The Charger Blog

University's International Festival Enables Chargers to Experience the World from Campus

For more than 40 years, the University's International Festival has brought together Chargers from around the world. It's a fun way for the University community to share the richness and vibrance of their cultures while celebrating unity, connection, and diversity.

April 5, 2023

By Renee Chmiel, Office of Marketing and Communications

Students at the International Festival
The International Festival brought together students from around the world.

Chiamaka Agu '25 MPH was smiling as she greeted the many members of the University community who stopped by her table at the University's International Festival (I-Fest). From the jewelry on display to the hot and delicious food she and her fellow Chargers served, she was excited to have the opportunity to answer questions about her culture and share what makes it so special.

Agu hails from Nigeria, and she's a member of the Igbo tribe. She was enthusiastic to share the richness of her culture, and she hopes stopping by her table helped expand her fellow Chargers' understanding of that part of the world.

"Africa is made up of different countries, but most people see it as a country – not a continent," she explained. "This is a good opportunity to share the components of these countries. It's a great way for us to share the beautiful things about our cultures."

Chiamaka Agu ’24
Chiamaka Agu ’24 (right) greets visitors at the table showcasing Nigeria.

At a nearby table, Wadjedane Bousmid '24 MBA was also greeting visitors warmly and answering their questions about her home country. She was especially excited to share crafts, jewelry, and clothing from her native Algeria, and she too hoped stopping by her table would be enlightening for her fellow Chargers.

"To my knowledge, it's the first time the University has had a table with the Algerian flag at I-Fest," she said. "I'm happy to share my culture. A lot of people think that part of Africa is all the Sahara, but it's not. I want to dispel stereotypes about my culture."

'I was excited to be back'
Students at I-Fest
Students tasted cuisines from around the world.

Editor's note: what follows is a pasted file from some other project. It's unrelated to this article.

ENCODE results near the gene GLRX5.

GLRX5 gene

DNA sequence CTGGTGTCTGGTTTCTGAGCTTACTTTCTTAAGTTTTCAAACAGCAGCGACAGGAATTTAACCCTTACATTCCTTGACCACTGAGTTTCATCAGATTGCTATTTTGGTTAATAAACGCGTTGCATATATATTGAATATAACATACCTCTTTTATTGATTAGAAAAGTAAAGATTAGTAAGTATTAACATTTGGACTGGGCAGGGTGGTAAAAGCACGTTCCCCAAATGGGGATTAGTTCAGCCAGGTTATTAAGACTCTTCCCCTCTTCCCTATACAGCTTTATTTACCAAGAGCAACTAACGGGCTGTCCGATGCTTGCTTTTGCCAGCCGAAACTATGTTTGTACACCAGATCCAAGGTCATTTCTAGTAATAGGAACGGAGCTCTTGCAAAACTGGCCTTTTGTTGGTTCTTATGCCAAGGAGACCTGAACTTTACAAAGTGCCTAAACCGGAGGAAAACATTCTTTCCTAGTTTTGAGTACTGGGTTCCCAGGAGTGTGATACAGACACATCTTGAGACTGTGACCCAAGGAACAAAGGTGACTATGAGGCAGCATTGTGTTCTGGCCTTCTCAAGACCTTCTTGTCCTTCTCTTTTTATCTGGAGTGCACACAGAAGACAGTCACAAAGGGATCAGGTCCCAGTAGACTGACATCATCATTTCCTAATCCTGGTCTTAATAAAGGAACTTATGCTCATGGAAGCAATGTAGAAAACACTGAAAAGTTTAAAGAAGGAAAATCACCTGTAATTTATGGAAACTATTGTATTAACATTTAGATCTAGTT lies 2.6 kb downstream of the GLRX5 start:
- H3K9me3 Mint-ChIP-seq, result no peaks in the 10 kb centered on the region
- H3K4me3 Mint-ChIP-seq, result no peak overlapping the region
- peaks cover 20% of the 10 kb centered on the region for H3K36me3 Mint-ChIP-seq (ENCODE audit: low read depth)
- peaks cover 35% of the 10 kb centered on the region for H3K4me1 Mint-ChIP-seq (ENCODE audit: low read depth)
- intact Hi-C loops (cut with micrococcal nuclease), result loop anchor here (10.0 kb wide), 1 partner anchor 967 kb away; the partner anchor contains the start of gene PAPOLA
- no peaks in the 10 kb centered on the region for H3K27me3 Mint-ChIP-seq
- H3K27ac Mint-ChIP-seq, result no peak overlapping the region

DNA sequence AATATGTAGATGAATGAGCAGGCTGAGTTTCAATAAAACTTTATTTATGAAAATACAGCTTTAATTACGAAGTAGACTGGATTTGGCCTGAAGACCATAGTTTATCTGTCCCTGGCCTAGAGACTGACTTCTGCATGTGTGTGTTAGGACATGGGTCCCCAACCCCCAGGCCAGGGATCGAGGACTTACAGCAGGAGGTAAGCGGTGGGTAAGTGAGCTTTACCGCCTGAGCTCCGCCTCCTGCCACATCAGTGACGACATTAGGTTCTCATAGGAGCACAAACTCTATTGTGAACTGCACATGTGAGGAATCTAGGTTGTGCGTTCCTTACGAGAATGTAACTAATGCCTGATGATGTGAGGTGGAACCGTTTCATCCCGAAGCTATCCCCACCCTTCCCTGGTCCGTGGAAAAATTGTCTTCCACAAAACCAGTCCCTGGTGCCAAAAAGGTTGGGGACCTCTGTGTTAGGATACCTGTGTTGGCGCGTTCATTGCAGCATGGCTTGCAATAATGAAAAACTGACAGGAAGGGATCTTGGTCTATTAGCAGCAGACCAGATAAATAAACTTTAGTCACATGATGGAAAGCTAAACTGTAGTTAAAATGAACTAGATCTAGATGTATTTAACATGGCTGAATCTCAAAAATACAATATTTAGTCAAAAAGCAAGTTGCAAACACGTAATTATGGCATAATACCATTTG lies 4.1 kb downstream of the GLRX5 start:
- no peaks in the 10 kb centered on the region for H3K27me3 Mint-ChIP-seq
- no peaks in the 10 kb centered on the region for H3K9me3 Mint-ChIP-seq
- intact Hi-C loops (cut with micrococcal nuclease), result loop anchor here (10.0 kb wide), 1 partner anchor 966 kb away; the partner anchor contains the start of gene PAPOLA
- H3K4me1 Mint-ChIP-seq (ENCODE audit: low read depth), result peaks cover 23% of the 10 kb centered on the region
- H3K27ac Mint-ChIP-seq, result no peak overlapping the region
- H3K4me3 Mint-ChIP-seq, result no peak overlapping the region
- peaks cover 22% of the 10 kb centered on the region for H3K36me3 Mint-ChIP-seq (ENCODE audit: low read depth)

Hosted by the University's Office of Graduate and International Student Life, the Graduate Student Council, and the Student Committee of Programming Events, I-Fest brings the Charger community together every year for a celebration of diversity and culture. Visitors got to tour the world – all without leaving campus.

I-Fest is an event many Chargers look forward to every year. This year's event – the 43rd – was held in the University's Beckerman Center. The space was transformed into a vibrant celebration with food, music, and traditional clothing from around the globe. Students showcased their countries including India, Jamaica, and Nepal, at tables set up around the space. Takeaway containers were offered to attendees who were fasting as part of the holy month of Ramadan so that they could enjoy the food later in the evening.

The Asian American Student Union
The Asian American Student Union hosted the South Korea and Japan table, which included origami.

Len Diamond '25 proudly showed off origami at the table showcasing South Korea and Japan. Diamond, who is half Japanese, joined the University's Asian American Student Union to stay connected to his Asian culture. Now sergeant in arms for the organization, which hosted the table, he was excited to share his culture with his fellow Chargers.

"I went to I-Fest last year, and I really enjoyed it," he said. "I was excited to be back this year. I got to experience other cultures and food from countries such as Iran and Kosovo. I was not familiar with some of these countries, and it was cool to learn about them."

'We all belong to all cultures'
Battula Bala Jyothi Ravali and Esma Fera
Battula Bala Jyothi Ravali ’24 M.S. (left), and Esma Fera ’24.

Kosovo was again represented at I-Fest this year. Esma Fera '24 was dressed in traditional Kosovan clothing as she served byrek (a tasty filled pastry that was popular among attendees). For Fera, it was a celebration of her culture – and something she couldn't wait to share with her fellow Chargers.

"I was especially excited to share and represent my country with the food, my outfit, and everything at the table," she said. "This is a great way to represent our taste and our country, as well as our values."

Students at the IFest
Students proudly donned traditional clothing of their cultures (left), while the table showcasing Italy got the thumbs up.

After tasting food from around the world, attendees enjoyed live performances, as students shared music and dancing from their cultures. For Fera, whose participation in last year's I-Fest gained her national attention in Kosovo, the event has been a wonderful way for her and her fellow Chargers to come together and to get to know each other – and the world – a little better.

"At I-Fest, all countries come together," she said. "It's a very positive way for all of the University community to see that we are all one and that we all belong to all cultures. And we don't have to go someplace else to experience this. It's all right here."